Museum of Sex Opens Exhibition on Japanese Photographer Nobuyoshi Araki

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New York City’s Museum of Sex knows how to have fun – as embodied in its primal exhibition, The Sex Lives of Animals. Yet it’s also proven time and again that it can confront more complex sexual matters with a mix of the cerebral and the provocative.

And so it is with its new show The Incomplete Araki: Sex, Life, and Death in the Work of Nobuyoshi Araki. The legendary Japanese photographer (born into the horrors of war in 1940) uses bondage almost as a medium unto itself, exploring the divisions between the public and private, the fictional and the autobiographical. Co-curated by Maggie Mustard, a Riggio Fellow in Art History and expert on Post-War Japanese Photography, alongside Mark Snyder, Director of Exhibitions at the Museum of Sex, more than a thousand prints, polaroids and books weave a narrative on eroticism, fetishization, feminism, even sentimentality – he documented his loving wife of 20 years Yōko’s battle with uterine sarcoma, which took her life in 1990.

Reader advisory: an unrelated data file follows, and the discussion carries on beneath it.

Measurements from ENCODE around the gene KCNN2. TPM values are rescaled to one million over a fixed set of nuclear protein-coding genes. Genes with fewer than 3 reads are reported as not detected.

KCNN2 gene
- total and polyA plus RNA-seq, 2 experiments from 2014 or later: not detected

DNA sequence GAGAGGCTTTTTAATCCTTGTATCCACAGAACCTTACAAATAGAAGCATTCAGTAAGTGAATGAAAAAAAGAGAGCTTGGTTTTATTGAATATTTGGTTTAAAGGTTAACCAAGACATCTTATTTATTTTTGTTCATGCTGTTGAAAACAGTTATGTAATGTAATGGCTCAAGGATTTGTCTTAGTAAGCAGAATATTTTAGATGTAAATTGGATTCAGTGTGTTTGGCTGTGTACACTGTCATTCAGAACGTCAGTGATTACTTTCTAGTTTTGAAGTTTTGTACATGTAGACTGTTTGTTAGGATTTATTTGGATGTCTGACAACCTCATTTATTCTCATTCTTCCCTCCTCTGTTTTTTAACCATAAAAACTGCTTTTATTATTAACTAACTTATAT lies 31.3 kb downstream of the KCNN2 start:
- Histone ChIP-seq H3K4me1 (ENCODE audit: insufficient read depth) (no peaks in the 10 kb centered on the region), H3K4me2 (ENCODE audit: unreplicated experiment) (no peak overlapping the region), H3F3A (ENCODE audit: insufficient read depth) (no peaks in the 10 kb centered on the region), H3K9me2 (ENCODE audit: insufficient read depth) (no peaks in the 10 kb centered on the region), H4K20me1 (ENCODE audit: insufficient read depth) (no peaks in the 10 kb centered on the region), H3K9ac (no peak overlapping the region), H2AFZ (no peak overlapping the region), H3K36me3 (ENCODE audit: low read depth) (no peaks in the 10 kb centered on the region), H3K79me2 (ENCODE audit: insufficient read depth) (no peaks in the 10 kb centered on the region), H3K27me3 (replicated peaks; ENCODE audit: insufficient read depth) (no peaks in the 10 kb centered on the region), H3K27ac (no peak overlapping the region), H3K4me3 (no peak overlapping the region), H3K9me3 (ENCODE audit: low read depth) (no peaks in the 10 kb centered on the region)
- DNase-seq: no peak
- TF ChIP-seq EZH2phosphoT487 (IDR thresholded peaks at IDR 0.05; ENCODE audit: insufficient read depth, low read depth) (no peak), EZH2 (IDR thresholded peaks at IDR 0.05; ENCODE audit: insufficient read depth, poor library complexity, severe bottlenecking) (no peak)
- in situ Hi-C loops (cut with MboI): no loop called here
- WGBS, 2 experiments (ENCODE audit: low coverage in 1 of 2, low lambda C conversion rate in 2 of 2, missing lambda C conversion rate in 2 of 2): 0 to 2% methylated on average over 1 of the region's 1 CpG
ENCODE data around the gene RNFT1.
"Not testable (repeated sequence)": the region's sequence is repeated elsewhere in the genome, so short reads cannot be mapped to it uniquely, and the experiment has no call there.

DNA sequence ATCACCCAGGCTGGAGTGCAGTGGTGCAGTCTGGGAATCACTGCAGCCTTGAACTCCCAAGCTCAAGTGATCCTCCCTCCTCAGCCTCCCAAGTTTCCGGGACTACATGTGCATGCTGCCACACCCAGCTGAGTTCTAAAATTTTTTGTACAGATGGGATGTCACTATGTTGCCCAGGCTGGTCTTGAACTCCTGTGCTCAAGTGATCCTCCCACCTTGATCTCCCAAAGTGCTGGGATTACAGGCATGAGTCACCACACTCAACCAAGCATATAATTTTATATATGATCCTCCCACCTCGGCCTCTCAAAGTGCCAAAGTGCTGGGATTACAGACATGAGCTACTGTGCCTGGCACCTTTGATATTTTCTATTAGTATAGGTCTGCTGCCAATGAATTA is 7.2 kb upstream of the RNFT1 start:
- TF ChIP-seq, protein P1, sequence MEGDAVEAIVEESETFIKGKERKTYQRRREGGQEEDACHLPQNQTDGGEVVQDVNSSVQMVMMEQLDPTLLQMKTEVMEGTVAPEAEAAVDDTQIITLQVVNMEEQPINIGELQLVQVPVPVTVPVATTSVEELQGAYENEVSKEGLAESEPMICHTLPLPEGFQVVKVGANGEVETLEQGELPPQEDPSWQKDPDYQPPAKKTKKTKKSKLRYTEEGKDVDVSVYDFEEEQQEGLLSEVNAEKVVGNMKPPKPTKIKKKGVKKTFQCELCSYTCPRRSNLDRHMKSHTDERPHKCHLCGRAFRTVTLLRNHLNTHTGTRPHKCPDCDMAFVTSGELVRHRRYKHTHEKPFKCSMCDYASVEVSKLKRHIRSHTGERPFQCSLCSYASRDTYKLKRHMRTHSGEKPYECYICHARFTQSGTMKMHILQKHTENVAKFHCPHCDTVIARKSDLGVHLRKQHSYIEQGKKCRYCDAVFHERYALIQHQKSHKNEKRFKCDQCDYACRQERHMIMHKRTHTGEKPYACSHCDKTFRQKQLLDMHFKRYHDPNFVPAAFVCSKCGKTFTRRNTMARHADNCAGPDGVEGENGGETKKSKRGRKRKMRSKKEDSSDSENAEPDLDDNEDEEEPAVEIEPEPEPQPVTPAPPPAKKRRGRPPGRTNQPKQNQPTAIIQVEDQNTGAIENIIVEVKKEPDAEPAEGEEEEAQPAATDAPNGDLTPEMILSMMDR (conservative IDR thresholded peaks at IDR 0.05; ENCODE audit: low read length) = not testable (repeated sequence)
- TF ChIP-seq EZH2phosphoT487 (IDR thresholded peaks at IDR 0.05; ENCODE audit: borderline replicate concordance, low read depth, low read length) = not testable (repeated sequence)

Unflinchingly controversial, Araki’s list of admirers is impressive. Indeed, he has photographed Björk and Lady Gaga, as well as shooting campaigns for the likes of Bottega Veneta and Alexander McQueen.

“I want to make photographs that maintain their incompleteness,” he maintains. “I don’t want them to lose their reality, presence, speed, heat, or humidity. Therefore, I stop and shoot before they become refined or sophisticated.”

The show is now open, and will run through August 31.